Rhetorical devices are persuasive devices. Old Major wants to persuade the other animals that they can have a better future. He wants them to believe they don't have to accept their lives of endless toil.
To do this, he first appeals to his own ethos, or credibility. He reminds them of his great age and that he has had much time to think. These attributes give him authority. He says that for these reasons:
I understand the nature of life on this earth as well as any animal now living.
Building his own authority makes it easier for him to persuade the other animals to accept what he has to say.
Old Major also uses pathos, or emotional appeal, when he says he doesn't think he will live much longer. This encourages the other animals to pay closer attention to his words, because they might not have access to his wisdom much longer.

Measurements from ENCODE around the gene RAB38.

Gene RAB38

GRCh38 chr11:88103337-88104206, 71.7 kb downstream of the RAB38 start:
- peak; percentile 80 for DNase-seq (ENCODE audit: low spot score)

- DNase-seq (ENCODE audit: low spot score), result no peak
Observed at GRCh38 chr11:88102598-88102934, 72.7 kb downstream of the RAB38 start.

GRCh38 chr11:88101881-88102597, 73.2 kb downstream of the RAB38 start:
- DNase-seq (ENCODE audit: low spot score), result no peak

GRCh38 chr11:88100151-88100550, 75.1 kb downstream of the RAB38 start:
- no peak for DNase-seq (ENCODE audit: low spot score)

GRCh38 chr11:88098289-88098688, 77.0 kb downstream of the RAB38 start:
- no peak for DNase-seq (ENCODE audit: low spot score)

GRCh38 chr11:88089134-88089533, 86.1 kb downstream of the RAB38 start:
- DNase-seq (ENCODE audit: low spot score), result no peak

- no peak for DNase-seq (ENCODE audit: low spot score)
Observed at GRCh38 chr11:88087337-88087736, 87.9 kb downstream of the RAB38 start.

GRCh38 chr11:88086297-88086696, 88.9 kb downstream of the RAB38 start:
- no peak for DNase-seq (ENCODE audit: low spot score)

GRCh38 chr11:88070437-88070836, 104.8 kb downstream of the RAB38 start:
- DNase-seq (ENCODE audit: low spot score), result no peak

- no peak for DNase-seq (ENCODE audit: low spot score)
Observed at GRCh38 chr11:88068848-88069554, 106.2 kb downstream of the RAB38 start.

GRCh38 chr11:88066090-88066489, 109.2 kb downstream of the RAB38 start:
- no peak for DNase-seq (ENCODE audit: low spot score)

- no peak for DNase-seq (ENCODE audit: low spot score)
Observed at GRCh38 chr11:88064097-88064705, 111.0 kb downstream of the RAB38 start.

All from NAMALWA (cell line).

Old Major leans on logos, or logical appeal, as well. This is the persuasive power of facts and statistics. He states that the resources are there in abundance to support a better life for the animals:
This single farm of ours would support a dozen horses, twenty cows, hundreds of sheep
Old Major persuades, too, by using hyperbolic or emotionally weighted rhetoric when he describes the animals' current plight to appeal to their emotions. They are "forced to work to the last atom of … strength" and treated with "hideous cruelty."
Old Major also employs oversimplification in employing what is called a "black and white" view of the world to make his case. It is either them or us. Humankind is bad and the animals are good. Old Major states:
Man is the only real enemy we have. Remove Man from the scene, and the root cause of hunger and overwork is abolished for ever.
As the novel will show, "Man" is hardly the animals' only enemy, but Old Major's rhetoric gives the animals a common enemy to unite around.